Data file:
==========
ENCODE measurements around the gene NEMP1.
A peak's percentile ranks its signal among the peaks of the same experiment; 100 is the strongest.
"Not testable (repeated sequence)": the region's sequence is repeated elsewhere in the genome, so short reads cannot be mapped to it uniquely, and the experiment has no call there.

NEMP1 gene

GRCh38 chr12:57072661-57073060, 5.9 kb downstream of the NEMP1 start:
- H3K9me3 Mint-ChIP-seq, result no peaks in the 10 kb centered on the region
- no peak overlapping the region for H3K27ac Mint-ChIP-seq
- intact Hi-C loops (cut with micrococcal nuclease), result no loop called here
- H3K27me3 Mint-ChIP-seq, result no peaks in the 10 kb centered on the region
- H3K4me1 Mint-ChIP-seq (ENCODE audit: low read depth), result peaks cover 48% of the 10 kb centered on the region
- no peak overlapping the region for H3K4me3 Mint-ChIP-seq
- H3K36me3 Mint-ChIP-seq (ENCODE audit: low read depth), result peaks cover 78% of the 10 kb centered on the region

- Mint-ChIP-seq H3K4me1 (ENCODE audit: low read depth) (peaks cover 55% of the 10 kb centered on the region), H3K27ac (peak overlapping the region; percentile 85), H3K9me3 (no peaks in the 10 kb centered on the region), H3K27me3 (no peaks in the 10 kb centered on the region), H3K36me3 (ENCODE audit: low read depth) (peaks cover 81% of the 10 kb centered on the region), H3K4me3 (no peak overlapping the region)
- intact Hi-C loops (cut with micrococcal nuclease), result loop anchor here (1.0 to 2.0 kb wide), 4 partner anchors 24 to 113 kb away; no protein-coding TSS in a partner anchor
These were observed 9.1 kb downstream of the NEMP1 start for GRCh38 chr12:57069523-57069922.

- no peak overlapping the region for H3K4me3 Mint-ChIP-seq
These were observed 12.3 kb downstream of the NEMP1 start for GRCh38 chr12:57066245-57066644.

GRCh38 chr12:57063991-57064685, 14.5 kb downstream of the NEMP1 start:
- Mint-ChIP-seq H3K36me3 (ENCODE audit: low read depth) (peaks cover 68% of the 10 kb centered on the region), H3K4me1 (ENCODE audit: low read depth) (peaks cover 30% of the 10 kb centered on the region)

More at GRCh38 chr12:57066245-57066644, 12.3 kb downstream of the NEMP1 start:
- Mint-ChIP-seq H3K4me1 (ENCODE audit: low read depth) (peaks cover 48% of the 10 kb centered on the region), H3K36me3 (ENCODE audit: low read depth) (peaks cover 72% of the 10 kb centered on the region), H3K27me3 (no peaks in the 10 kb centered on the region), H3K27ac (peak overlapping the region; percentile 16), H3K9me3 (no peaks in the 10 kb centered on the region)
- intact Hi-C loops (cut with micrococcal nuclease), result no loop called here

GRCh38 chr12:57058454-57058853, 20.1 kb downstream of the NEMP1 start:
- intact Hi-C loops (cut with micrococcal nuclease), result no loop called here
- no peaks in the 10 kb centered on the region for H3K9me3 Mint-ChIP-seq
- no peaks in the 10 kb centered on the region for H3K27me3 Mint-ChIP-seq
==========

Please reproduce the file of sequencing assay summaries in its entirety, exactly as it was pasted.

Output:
ENCODE measurements around the gene NEMP1.
A peak's percentile ranks its signal among the peaks of the same experiment; 100 is the strongest.
"Not testable (repeated sequence)": the region's sequence is repeated elsewhere in the genome, so short reads cannot be mapped to it uniquely, and the experiment has no call there.

NEMP1 gene

GRCh38 chr12:57072661-57073060, 5.9 kb downstream of the NEMP1 start:
- H3K9me3 Mint-ChIP-seq, result no peaks in the 10 kb centered on the region
- no peak overlapping the region for H3K27ac Mint-ChIP-seq
- intact Hi-C loops (cut with micrococcal nuclease), result no loop called here
- H3K27me3 Mint-ChIP-seq, result no peaks in the 10 kb centered on the region
- H3K4me1 Mint-ChIP-seq (ENCODE audit: low read depth), result peaks cover 48% of the 10 kb centered on the region
- no peak overlapping the region for H3K4me3 Mint-ChIP-seq
- H3K36me3 Mint-ChIP-seq (ENCODE audit: low read depth), result peaks cover 78% of the 10 kb centered on the region

- Mint-ChIP-seq H3K4me1 (ENCODE audit: low read depth) (peaks cover 55% of the 10 kb centered on the region), H3K27ac (peak overlapping the region; percentile 85), H3K9me3 (no peaks in the 10 kb centered on the region), H3K27me3 (no peaks in the 10 kb centered on the region), H3K36me3 (ENCODE audit: low read depth) (peaks cover 81% of the 10 kb centered on the region), H3K4me3 (no peak overlapping the region)
- intact Hi-C loops (cut with micrococcal nuclease), result loop anchor here (1.0 to 2.0 kb wide), 4 partner anchors 24 to 113 kb away; no protein-coding TSS in a partner anchor
These were observed 9.1 kb downstream of the NEMP1 start for GRCh38 chr12:57069523-57069922.

- no peak overlapping the region for H3K4me3 Mint-ChIP-seq
These were observed 12.3 kb downstream of the NEMP1 start for GRCh38 chr12:57066245-57066644.

GRCh38 chr12:57063991-57064685, 14.5 kb downstream of the NEMP1 start:
- Mint-ChIP-seq H3K36me3 (ENCODE audit: low read depth) (peaks cover 68% of the 10 kb centered on the region), H3K4me1 (ENCODE audit: low read depth) (peaks cover 30% of the 10 kb centered on the region)

More at GRCh38 chr12:57066245-57066644, 12.3 kb downstream of the NEMP1 start:
- Mint-ChIP-seq H3K4me1 (ENCODE audit: low read depth) (peaks cover 48% of the 10 kb centered on the region), H3K36me3 (ENCODE audit: low read depth) (peaks cover 72% of the 10 kb centered on the region), H3K27me3 (no peaks in the 10 kb centered on the region), H3K27ac (peak overlapping the region; percentile 16), H3K9me3 (no peaks in the 10 kb centered on the region)
- intact Hi-C loops (cut with micrococcal nuclease), result no loop called here

GRCh38 chr12:57058454-57058853, 20.1 kb downstream of the NEMP1 start:
- intact Hi-C loops (cut with micrococcal nuclease), result no loop called here
- no peaks in the 10 kb centered on the region for H3K9me3 Mint-ChIP-seq
- no peaks in the 10 kb centered on the region for H3K27me3 Mint-ChIP-seq